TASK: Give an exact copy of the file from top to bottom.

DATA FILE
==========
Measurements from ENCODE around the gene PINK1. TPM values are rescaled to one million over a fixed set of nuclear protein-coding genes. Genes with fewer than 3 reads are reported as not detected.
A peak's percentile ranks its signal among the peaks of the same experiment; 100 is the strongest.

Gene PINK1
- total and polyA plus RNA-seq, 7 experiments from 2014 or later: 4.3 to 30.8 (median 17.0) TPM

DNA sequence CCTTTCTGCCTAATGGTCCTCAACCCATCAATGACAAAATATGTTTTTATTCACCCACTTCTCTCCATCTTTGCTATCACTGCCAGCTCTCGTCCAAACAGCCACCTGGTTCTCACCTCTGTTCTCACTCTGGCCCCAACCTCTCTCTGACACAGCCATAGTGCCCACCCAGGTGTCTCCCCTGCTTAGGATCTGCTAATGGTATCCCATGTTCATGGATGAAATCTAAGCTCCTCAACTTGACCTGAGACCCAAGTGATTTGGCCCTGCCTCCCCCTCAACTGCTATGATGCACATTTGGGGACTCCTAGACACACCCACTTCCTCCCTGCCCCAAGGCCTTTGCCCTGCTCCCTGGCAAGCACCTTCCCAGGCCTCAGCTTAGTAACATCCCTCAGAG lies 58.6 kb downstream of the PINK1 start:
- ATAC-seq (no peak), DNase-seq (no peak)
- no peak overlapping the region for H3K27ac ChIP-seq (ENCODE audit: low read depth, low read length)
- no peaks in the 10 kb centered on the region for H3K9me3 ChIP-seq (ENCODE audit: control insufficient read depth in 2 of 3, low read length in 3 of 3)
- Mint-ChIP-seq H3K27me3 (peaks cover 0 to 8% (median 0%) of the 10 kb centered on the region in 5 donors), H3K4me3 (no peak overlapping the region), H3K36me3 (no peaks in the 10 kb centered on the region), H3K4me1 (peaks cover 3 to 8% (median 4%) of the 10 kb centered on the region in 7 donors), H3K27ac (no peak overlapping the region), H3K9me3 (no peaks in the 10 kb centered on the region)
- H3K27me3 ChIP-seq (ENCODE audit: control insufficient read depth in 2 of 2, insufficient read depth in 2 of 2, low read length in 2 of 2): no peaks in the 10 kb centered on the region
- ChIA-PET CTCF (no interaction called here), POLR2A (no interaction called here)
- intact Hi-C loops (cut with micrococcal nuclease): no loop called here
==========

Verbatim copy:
Measurements from ENCODE around the gene PINK1. TPM values are rescaled to one million over a fixed set of nuclear protein-coding genes. Genes with fewer than 3 reads are reported as not detected.
A peak's percentile ranks its signal among the peaks of the same experiment; 100 is the strongest.

Gene PINK1
- total and polyA plus RNA-seq, 7 experiments from 2014 or later: 4.3 to 30.8 (median 17.0) TPM

DNA sequence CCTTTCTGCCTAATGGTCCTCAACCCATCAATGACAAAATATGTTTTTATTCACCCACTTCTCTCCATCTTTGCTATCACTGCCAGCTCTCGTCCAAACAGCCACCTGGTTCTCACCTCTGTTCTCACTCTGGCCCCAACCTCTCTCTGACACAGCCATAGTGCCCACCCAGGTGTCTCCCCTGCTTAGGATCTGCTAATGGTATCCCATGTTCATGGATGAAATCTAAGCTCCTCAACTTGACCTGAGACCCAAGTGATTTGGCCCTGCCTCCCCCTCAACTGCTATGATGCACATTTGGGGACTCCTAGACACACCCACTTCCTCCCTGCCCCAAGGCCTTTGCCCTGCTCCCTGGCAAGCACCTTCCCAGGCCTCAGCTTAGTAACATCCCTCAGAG lies 58.6 kb downstream of the PINK1 start:
- ATAC-seq (no peak), DNase-seq (no peak)
- no peak overlapping the region for H3K27ac ChIP-seq (ENCODE audit: low read depth, low read length)
- no peaks in the 10 kb centered on the region for H3K9me3 ChIP-seq (ENCODE audit: control insufficient read depth in 2 of 3, low read length in 3 of 3)
- Mint-ChIP-seq H3K27me3 (peaks cover 0 to 8% (median 0%) of the 10 kb centered on the region in 5 donors), H3K4me3 (no peak overlapping the region), H3K36me3 (no peaks in the 10 kb centered on the region), H3K4me1 (peaks cover 3 to 8% (median 4%) of the 10 kb centered on the region in 7 donors), H3K27ac (no peak overlapping the region), H3K9me3 (no peaks in the 10 kb centered on the region)
- H3K27me3 ChIP-seq (ENCODE audit: control insufficient read depth in 2 of 2, insufficient read depth in 2 of 2, low read length in 2 of 2): no peaks in the 10 kb centered on the region
- ChIA-PET CTCF (no interaction called here), POLR2A (no interaction called here)
- intact Hi-C loops (cut with micrococcal nuclease): no loop called here